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South African consumers have no doubt felt a hard knock in their pockets this year, with several petrol price hikes and ever-increasing living expenses. As consumers get ready to enjoy some time off with family and friends over the holiday period, it’s important to remember not to overdo it when it comes to spending this festive season.

The result of overspending during the holiday season sets the tone for the year ahead. December’s overindulgences can become January’s problems, forcing consumers to play catch-up with their finances in the first few months of the New Year,” says Lebogang Gaoaketse, Communications, Social Media and PR Manager at WesBank.

WesBank offers some important tips which can help you stay financially healthy this festive season and into the New Year:

Use your early December pay cheques for January expenses

With the festive downtime and annual holidays, businesses often pay employees earlier in December. This pay cheque is intended to be used for January’s expenses. Some consumers however, may see this as an early windfall, and use it to finance their festive plans, in turn affecting January expenses.  

Don’t be tempted to cancel debit orders

As a result of poor planning and being cash strapped, consumers find themselves opting to cancel debit orders in order to use the money for other commitments. This will only get consumers deeper into debt come January because it means being debited twice for the respective commitments. This not only puts the consumer under pressure at the beginning of the year but it also has a negative impact on their credit record due to missed payments.

Draw up a Christmas shopping list

The festive season is fun but also goes by relatively quickly, and going into the stores blindly can often lead to impulse purchases of things that you and your family want but don’t need. Drawing up a shopping list and setting a budget will help you focus on items you really need, while ensuring you spend within your means.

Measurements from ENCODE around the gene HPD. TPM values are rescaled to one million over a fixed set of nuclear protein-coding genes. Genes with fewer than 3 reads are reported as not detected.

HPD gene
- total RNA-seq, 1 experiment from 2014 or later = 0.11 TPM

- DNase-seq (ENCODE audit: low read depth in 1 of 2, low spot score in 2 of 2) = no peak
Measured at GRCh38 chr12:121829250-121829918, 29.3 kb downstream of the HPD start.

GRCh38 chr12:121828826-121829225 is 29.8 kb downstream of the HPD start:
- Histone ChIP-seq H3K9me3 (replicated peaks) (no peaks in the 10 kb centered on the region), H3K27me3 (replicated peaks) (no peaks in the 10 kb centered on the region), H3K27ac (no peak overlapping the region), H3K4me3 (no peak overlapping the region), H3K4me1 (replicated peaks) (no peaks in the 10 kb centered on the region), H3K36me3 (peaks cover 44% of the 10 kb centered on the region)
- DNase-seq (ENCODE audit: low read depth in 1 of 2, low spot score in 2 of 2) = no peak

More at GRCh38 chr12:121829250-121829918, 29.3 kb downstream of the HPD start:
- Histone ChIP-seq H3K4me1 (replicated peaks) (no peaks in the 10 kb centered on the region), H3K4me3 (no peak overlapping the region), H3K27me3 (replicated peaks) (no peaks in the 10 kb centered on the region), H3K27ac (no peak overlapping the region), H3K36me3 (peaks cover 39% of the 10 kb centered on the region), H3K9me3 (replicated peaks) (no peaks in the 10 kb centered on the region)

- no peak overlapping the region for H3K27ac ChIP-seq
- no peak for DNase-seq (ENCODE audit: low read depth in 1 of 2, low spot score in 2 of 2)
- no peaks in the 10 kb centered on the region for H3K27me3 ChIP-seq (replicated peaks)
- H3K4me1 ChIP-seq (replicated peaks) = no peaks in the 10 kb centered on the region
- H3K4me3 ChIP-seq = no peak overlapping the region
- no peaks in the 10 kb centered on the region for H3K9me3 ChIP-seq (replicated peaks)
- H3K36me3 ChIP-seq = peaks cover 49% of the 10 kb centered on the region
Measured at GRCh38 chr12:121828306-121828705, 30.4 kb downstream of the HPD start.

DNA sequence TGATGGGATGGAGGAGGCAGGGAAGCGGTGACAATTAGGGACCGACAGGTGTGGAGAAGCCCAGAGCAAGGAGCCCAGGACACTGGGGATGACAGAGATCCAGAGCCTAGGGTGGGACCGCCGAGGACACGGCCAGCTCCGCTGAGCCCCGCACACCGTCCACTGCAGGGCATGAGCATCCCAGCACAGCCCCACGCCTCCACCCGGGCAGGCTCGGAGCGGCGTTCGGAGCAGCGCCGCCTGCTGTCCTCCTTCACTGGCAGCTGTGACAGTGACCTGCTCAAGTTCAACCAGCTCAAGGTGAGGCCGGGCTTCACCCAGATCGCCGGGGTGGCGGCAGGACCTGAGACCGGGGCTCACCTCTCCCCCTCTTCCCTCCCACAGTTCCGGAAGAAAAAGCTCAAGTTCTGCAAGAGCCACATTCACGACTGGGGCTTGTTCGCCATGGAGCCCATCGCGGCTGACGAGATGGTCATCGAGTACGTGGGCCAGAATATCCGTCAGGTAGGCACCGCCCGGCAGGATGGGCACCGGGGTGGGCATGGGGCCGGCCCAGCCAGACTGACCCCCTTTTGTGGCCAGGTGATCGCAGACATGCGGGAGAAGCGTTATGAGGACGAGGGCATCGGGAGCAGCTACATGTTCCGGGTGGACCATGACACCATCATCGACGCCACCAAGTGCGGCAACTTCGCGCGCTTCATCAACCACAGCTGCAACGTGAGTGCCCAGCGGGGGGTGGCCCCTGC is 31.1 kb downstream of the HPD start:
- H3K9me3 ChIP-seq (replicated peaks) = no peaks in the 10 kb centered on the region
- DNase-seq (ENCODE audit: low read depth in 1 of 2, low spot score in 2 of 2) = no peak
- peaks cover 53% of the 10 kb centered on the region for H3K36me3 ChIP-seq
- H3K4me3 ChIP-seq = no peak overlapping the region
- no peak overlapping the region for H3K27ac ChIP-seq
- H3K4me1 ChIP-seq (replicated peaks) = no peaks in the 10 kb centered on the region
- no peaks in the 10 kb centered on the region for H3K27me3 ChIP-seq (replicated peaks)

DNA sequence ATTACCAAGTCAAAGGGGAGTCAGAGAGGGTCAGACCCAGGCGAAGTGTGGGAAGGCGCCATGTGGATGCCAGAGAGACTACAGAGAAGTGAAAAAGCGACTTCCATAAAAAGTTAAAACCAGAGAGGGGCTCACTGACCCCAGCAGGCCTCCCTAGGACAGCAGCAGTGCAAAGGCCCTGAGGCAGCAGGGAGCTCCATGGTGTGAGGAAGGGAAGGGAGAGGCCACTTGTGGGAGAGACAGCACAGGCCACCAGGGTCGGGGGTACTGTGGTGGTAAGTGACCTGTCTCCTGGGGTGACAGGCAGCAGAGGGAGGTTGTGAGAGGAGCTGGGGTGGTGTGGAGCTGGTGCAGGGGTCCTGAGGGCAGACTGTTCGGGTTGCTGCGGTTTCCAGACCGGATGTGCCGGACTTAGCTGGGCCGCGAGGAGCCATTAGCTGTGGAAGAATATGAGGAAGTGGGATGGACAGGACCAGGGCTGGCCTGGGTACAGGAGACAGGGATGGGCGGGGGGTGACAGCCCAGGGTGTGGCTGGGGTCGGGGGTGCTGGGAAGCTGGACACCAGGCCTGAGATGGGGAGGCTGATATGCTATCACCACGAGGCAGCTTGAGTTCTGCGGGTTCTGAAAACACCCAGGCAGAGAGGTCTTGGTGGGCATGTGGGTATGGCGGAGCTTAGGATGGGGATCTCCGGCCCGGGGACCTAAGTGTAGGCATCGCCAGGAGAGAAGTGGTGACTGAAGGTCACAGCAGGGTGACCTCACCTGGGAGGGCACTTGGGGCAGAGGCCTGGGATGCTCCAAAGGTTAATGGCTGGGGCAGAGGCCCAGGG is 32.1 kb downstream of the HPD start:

Don’t spend money you do not have

Many people anticipate an annual bonus and spend money on credit in advance – planning to repay their debts when their bonus is paid. This can be very risky. Consumers should rather spend money they have in the bank and at their disposal. This is especially important in the current uncertain economic climate, where businesses may continue to struggle to afford rewarding employees with bonuses.

Careful planning and responsible spending is far more rewarding than taking advantage of festive deals or using additional credit facilities to accommodate a way of life that isn’t affordable. Instead, save up for the year ahead and try to live a credit-light lifestyle where you only use credit facilities for the absolute necessities.

“Now is the time to implement a watertight strategy for your personal finances if you and your family are going to survive the economic year ahead. Customers need to think twice before they splurge their savings, early salaries and bonuses. It’s vital that they take note of exactly how much money they have available to them and work out their budgets accordingly. This will allow them to enjoy the festive season while ensuring they have enough money to accommodate their regular expenses,” adds Gaoaketse